Learning something new is hard…….When a coach I was working with condensed and described my version of ‘improvement’ as mindfulness, a fog lifted and I began to distill and refine my message in that direction.
Message, getting the words right has been a personal challenge for me. This recent clarity helped me distill my messages to the most straightforward words that are easiest to grasp.
But I learned that not everyone kept up or has caught on during a Zoom call last week. One person asked, is it mindfulness, or is it emotional intelligence?
I appreciated the question (feedback) because I don’t want to create confusion. Learning something new is hard enough. When you add confusing language or complicated techniques it can be easier to quit than continue.
When starting a meditation practice, it’s hard enough to set aside just 10 minutes every day to practice. When you add terms like Dharma, Atman, and Bhakti to sitting still and trying to communicate inward, you wonder what it means? Why am I doing this?
Exercise is the same thing. Trainers lose clients with their rigidity. It’s hard enough to build a workout habit, let alone disciplining yourself to breathe and use equipment properly.
Most people don’t like running, and the unbending zealots don’t make it fun or inviting.
So I make every effort to simplify and make it easy, relaxing, and enjoyable to grow your psyche.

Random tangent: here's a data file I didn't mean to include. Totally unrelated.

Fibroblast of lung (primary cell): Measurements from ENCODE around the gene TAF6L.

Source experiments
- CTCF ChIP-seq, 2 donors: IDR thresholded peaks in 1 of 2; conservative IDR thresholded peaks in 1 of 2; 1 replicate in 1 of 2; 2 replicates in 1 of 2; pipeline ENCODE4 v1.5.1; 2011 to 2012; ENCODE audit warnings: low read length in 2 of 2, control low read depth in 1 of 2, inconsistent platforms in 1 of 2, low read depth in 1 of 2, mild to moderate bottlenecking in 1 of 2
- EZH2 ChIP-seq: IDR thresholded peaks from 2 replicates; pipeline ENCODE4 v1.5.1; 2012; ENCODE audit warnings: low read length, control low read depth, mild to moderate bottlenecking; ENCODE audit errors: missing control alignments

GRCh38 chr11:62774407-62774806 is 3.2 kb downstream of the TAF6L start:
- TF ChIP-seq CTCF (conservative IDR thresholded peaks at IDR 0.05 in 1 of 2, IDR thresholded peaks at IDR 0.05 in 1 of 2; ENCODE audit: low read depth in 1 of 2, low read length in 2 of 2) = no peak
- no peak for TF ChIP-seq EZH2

Learning mindfulness will make you emotionally intelligent
The simplest definition of mindfulness is noticing things. If you notice things, you are mindful. If you are not noticing, you are not mindful. Noticing is simply the heart of mindfulness.
If you are noticing, you can’t help but be emotionally intelligent.
If you are not noticing, you are probably somewhere else, which is often the case for humans.
When you are mindful however, you’re noticing emotions, yours, and others. This can be subtle.
You are internally still enough to notice the ‘below the surface’ or underlying energy of conflict, happiness, joy….. You notice humanness. And this noticing is mindful. You don’t react. You respond.
For example, if your coworker is prickly, you’ll see that there’s nothing in circumstances that can cause irritability. Your colleague is agitated from the inside. Observe closely, and you won’t see anyone else agitated.
Being deliberately mindful you have engaged your higher (human) intelligence, your prefrontal cortex.
You have bypassed the reactive (primitive limbic emotional brain). Mindfulness brought about emotional intelligence.
The bottom line is we use mindfulness for emotional intelligence.